Solcurity is an opinionated security and code quality standard for Smart Contracts written in Solidity. It lists various security vulnerabilities and questions one should consider when reviewing and auditing projects.
Protip: Use the Solcurity identifiers in your code comments to link the code to the respective Solcurity topic.
The white paper written by researchers from the Mathematics and Computer Science department of the University of Cagliari does a deep dive into various security considerations one has to take into account when working on Ethereum Smart Contracts and dApps.
The table at the end of the paper which lists abstract security patterns can be used as a checklist to perform a project's initial security audit.
Parity published a checklist of 14 different best practices you might want to follow when working on your Smart Contract projects.
While the checklist doesn't examine known attacks like Re-Entrancy, it's a guide one should reference to streamline the Software Engineering efforts involved when building dApps on the Ethereum Blockchain.
The Ethernaut is an interactive wargame in which you switch roles and step into the shoes of an attacker to exploit Ethereum Smart Contracts.
In order to play The Ethernaut you should be proficient in Solidity and Web3.js. It's levels are sorted in ascending order (Easy - Hard), so you want to start with Level 0 and work your way up from there.
The Capture the Ether project is an interactive game in which you hack Smart Contracts to learn about security.
The different categories you work through will educate you about important topics such as integer overflows and underflows or ownership rules. Every challenge has points attached to it. The more points you get, the harder the challenge.
During the "DeFi Summer of 2020" there was a period of time where new Smart Contract exploits were reported on an almost daily basis.
If you want to learn how the infamous DeFi hacks worked and how you can take out a Flash Loan to manipulate Oracle price feeds you should definitely check out Damn Vulnerable DeFi.
Protip: If you get stuck, not making any significant progress you should check out the OpenZeppelin Forum where community members share and discuss their solutions.
EtherHack is CTF / Wargame in which your goal it is to break into various Smart Contracts written in the Solidity programming language.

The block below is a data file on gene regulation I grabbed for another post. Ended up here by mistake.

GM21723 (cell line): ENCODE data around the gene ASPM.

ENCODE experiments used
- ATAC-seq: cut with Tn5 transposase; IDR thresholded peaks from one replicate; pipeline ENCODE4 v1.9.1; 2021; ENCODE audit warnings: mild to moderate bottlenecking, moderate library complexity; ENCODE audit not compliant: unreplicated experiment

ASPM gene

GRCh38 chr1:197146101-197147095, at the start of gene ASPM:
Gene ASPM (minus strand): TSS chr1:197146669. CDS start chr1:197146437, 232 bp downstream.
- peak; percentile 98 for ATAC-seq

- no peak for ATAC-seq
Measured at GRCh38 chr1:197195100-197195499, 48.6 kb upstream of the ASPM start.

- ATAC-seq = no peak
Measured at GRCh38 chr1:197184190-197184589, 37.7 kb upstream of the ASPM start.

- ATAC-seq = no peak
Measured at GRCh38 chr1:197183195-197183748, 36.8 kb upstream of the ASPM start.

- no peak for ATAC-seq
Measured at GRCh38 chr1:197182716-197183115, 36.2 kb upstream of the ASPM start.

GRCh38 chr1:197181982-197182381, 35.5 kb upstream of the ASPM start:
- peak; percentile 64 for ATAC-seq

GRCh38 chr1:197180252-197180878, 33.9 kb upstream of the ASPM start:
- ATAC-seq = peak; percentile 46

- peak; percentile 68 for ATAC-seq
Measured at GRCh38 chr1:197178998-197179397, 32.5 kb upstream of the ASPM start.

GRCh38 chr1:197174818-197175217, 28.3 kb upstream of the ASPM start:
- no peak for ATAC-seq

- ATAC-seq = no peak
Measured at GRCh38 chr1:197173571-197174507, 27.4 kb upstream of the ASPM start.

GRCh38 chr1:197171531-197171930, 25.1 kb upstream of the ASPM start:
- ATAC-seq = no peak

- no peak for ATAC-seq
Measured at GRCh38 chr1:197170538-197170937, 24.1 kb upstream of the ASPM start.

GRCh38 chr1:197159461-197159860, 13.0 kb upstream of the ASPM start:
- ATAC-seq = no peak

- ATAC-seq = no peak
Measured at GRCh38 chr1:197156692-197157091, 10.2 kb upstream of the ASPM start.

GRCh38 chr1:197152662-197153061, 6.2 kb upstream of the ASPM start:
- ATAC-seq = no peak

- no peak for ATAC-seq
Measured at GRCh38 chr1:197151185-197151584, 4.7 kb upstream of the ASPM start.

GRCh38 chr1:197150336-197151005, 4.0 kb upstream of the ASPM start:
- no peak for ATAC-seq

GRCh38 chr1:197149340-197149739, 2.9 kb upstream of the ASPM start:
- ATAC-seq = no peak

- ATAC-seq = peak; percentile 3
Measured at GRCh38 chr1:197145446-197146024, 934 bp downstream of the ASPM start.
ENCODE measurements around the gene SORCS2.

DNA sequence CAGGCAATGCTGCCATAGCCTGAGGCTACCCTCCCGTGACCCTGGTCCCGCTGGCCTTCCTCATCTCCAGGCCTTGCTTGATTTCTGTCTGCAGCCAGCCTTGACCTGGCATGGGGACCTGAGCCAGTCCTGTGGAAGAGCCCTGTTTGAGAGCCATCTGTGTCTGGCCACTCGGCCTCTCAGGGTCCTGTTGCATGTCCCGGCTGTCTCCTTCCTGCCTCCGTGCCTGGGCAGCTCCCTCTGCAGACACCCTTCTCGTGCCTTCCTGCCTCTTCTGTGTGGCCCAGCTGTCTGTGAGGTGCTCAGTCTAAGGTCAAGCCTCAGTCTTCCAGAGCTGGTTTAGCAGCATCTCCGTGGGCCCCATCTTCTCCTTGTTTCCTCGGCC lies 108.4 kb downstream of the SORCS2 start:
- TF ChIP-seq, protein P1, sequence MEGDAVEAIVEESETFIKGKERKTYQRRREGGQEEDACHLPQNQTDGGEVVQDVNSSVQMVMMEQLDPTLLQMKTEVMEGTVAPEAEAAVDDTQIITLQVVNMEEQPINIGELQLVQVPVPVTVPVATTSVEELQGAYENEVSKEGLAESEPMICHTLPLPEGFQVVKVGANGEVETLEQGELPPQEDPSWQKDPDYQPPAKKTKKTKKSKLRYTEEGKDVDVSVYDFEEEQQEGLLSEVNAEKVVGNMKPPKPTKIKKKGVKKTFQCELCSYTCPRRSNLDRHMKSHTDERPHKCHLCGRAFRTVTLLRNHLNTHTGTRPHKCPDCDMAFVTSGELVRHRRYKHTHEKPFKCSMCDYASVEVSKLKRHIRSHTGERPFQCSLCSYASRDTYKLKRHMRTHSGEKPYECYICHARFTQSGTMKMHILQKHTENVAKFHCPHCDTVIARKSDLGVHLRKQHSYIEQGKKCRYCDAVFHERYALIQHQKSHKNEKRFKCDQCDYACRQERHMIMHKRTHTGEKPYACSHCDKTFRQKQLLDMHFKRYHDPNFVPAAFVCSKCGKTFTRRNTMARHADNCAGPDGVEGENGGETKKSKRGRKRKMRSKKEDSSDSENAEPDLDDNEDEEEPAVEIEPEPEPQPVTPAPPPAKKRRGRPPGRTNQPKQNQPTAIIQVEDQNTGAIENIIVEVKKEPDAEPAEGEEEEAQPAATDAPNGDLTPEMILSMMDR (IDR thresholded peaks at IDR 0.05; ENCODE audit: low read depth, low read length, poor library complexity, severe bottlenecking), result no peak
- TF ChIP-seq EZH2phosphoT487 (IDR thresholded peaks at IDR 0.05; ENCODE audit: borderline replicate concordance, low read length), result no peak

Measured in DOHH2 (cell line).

There are 6 level in total you can work through. The difficulty increases every time you reach the next level.
Security Innovation Blockchain CTF is a dApp which is built based on vulnerable Smart Contracts the contestant has to exploit.
The different levels are modeled based on real-life use cases, ranging from lotteries to ICOs to automated royalty agreements.
The Cipher Shastra project is an effort to help you sharpen your security skills by solving CTF-like challenges from the fields of Blockchain Security, Smart Contract Exploitation and Cryptography.
Protip: Some of the challenges have writeups listed at the bottom of the page you can use if you ever get stuck.
The Paradigm CTF is an Ethereum-focused security competition organized by the crypto asset investment firm Paradigm. When participating one needs to solve CTF-like challenges focused on EVM- and Smart Contract security.
Protip: Paradigm usually shares solutions in the form of a GitHub repository once the competition is over.
Staying on top of the fast moving Smart Contract security landscape is as important as learning the basics through books, blog posts and tutorials.
The OpenZeppelin Blog is a great way to learn about recent developments in the security space. You'll definitely don't want to miss their blog posts on security audits as they give you an opportunity to learn about the auditing process as well as security vulnerabilities and potential exploits.
The team at PeckShield does a great job at dissecting recent hacks and consolidating all their findings in easy to digest blog posts.
When reading such posts you'll learn about the big ideas behind the hacks, how they can be translated into code exploits (and where to inject them) and how you can be a forensic yourself by tracking them down in your favorite Block Explorer.
The SWC Registry (Smart Contract Weakness Classification) is an effort to catalog and categorize Smart Contract Weaknesses. Browsing through it you'll learn about various Smart Contract vulnerabilities which have been used to exploit projects in the past.
If applicable the relationships to CWEs (Common Weakness Enumeration) are shown. There are also test cases you can use to check if your project is vulnerable to be exploited via the security hole in question.
The (Not So) Smart Contracts repository is a collection of Smart Contract implementations showcasing the most prominent security vulnerabilities like "reentrancy", "forced ether reception" or "denial of service".
Every directory contains a README describing the exploit and mitigation strategies in great detail as well as an implementation of a vulnerable Smart Contract.
This blog post written by the ConsenSys team is a great read if you're looking for general security advice when authoring Smart Contracts in the Solidity programming language.
Reading through it you'll learn about the most common development pitfalls as well as considerations one has to take into account when using timestamps, multiple inheritance, state- and function visibility and more.
If you're looking for a concise overview of common Smart Contract vulnerabilities you should read through Yos Riady's writeup on his blog.
In it, Yos walks you through the basics of Smart Contract security as well as common vulnerabilities such as the infamous reentrancy bug, bad randomness or integer overflows. Not only do you learn about the theoretical underpinnings of such exploits, you'll also see buggy code examples as well as the fixes necessary to mitigate attacks.
Trail of Bits published a blog post outlining the 246 (common) findings they ran into while conducting Smart Contract audits.
The post itself is more focused on the macro of Smart Contract security and should be used to complement other, more technical resources.